As the AFS system and RF Mesh expanded, specifically in the Dallas/Ft. Worth Metroplex (DFW Metro) area, the performance degraded.  In late 2019, at any given moment, up to 60% of the AFS switching devices may not have been in a “Ready” state, and Distribution Operations Center (DOC) Operators complained that communications would go down when sending control commands, and many devices would momentarily lose communications hundreds of times per week.  Upon further investigation the team found several areas to focus on for improvements.  Namely these were:

  • Radio, Repeater, Gateway configurations
  • Antenna craftsmanship
  • RF Mesh configuration
  • SCADA Master CFE realignment
  • Maintenance and Repair

Oncor embarked on a DA Triage effort in which the goal is 98% communications availability and 97% switch teams in “ready” state.

Fleet Management:  In order to support a rigorous DA triage and accurate KPIs, Oncor created a “DA Dashboard” and purchased a radio fleet management application from the manufacturer.  The application allows Oncor to monitor channel utilization as well as a host of other KPIs, update firmware, change radio and mesh configurations, and several other functions that aid in the management of a large fleet of radios.  The DA Dashboard is a homegrown data visualization tool that allows managers, technicians, engineers, etc. to monitor switches and their teams, trouble tickets and the RF Mesh, live or historically, in a system-wide view or down to the substation/feeder level. (see Figure 5).

KPIs:  Before discussing the DA triage efforts, a few key metrics that highlight the health of the AFS system and the supporting RF Mesh should be defined.  While these are not all of the available metrics, they are a good high-level summary of the health of the system:

  • Communications Availability – measures whether messages are routing through the P2P mesh and the SCADA backhaul:
    • Percent Communications Availability –Over a timeframe specified by the user (usually 24 hours, or 1 week),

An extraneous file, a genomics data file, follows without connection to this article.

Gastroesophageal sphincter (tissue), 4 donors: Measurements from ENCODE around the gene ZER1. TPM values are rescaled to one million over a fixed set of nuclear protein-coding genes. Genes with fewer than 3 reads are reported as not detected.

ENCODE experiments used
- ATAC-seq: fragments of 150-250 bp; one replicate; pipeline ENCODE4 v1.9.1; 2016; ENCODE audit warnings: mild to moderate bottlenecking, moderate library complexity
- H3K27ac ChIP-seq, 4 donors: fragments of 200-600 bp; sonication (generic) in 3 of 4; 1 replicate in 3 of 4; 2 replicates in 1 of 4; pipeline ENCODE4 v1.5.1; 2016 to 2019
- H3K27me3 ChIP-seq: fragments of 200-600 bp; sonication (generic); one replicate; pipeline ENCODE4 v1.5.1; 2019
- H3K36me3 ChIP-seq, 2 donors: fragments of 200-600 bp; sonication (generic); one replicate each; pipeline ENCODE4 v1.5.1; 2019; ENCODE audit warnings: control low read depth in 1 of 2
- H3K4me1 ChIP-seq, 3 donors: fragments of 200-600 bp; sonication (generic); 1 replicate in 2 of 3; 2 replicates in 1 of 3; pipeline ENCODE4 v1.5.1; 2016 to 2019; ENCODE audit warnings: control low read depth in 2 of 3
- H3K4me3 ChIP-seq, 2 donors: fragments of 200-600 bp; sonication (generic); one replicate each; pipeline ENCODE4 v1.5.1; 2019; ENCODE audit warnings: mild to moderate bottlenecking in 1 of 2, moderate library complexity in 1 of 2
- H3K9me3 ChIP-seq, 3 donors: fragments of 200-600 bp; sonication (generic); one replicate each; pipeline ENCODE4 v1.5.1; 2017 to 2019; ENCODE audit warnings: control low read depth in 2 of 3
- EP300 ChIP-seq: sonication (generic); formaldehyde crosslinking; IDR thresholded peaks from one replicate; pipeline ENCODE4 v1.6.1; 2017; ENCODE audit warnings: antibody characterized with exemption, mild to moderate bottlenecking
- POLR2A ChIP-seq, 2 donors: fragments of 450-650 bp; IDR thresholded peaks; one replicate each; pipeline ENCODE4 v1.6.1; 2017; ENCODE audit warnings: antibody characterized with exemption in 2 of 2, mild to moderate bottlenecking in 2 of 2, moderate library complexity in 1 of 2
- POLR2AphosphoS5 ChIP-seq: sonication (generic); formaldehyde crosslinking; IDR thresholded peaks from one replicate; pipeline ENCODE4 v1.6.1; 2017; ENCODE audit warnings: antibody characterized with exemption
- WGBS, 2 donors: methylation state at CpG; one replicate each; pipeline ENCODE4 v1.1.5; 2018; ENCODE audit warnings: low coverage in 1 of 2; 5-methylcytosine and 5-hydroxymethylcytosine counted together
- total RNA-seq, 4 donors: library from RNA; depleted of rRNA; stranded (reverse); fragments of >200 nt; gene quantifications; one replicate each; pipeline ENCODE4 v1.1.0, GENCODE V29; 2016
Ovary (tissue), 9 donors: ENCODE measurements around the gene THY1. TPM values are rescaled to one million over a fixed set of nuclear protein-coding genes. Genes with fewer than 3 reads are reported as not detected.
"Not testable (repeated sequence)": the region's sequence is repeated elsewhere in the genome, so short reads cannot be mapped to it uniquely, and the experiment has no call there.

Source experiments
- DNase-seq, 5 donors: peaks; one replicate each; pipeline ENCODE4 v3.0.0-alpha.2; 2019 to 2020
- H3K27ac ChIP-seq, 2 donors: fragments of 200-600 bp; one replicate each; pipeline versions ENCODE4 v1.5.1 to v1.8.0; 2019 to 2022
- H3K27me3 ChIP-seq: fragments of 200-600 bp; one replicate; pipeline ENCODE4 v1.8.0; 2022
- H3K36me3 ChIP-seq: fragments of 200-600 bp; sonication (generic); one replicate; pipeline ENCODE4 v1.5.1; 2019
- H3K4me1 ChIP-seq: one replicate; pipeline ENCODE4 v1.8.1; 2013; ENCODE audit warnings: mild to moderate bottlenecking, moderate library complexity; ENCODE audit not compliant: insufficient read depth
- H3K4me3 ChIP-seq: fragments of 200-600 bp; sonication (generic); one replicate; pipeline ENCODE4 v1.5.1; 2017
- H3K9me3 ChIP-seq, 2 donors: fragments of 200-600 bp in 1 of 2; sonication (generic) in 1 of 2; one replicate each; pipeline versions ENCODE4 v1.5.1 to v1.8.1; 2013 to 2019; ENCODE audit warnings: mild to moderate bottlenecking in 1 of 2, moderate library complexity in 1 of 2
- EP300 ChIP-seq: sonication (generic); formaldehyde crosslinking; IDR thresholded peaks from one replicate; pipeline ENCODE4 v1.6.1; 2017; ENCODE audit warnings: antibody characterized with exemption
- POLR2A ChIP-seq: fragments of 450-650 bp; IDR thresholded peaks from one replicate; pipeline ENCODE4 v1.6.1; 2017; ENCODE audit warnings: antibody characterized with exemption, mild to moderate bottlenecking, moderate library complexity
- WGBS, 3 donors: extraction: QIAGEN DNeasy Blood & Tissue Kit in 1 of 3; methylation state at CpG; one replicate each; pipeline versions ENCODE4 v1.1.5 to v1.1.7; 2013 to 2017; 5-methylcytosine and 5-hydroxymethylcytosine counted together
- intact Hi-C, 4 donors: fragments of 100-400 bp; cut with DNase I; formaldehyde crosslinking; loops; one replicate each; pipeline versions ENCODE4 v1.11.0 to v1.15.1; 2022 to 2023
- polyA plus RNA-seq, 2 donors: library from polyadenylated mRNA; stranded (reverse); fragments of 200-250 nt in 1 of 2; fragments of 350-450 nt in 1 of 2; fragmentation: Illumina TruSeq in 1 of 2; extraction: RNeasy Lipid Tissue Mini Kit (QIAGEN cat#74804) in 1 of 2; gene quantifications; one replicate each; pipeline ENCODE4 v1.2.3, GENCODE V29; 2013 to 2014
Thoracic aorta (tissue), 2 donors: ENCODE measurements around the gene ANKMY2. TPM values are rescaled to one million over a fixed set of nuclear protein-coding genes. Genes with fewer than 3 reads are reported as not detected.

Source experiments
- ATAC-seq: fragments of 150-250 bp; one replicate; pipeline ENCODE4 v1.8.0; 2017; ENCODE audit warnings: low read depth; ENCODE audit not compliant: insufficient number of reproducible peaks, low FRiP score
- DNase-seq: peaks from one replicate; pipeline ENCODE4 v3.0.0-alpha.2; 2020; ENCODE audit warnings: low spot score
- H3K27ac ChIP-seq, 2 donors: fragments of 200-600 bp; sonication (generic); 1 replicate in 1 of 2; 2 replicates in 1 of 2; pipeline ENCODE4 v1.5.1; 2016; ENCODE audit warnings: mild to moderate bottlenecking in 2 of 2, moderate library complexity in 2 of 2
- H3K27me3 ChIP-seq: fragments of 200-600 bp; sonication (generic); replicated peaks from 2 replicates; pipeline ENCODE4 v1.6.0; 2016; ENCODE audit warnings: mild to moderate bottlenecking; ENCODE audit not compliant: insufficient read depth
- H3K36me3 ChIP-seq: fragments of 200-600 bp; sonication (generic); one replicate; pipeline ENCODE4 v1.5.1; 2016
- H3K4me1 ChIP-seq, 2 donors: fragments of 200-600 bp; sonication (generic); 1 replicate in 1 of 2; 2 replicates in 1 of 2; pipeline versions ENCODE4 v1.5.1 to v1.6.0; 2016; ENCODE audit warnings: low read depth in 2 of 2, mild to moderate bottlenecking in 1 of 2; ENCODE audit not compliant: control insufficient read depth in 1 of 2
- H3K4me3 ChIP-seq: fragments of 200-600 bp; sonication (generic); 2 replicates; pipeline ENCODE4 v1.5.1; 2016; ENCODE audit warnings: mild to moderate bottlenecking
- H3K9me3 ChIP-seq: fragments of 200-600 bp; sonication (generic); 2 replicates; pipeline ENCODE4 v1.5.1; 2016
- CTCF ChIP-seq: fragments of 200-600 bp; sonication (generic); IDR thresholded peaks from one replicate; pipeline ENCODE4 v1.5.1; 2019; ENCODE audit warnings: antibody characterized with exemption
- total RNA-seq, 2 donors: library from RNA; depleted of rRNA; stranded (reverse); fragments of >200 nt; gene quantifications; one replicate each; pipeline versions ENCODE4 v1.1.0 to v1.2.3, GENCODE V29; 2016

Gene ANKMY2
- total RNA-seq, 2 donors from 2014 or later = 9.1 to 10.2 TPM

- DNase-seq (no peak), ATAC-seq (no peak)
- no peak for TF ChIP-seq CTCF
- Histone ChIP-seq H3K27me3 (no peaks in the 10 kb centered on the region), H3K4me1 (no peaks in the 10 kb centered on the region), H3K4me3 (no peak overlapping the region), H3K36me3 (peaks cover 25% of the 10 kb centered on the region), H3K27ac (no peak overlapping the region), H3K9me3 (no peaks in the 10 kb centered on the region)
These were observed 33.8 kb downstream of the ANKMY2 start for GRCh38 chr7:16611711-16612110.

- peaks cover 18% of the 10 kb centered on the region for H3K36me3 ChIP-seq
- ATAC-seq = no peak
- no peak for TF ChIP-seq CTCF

• Communications Availability Snapshot – number of switches with active communications divided by the total number of switches at the time of data extraction.
  • Count of Loss of Communications – Over a given period of time this metric is a count of the number of times Communications go down for a specific device.  Intermittent Comms was a significant cause of low performance of the AFS system.
  • Automation Availability – measures if a Team of switches will automatically perform the FLISR function.  The algorithm behind this monitor takes into account if the Team or a Team Member is in “ready” state (a SCADA point), is in remote (as opposed to local), and the comms are good.  In addition to this, the algorithm also takes into account the existence of an active switching order, or if the Team has been taken “Out of Ready” via manual intervention.  This metric comes in two flavors:

   Percent Automation Availability –over a time period set by the user,

Sum of aggregate minutes of  “Switch/Team Ready” of all switches in population

  • Automation Availability Snapshot – number of switch teams available for automatic operations divided by the total number of teams at the time of data extraction
  • Channel Utilization – Number of messages through a given radio (either in the field device, a repeater, or a gateway) divided by the maximum allowed messages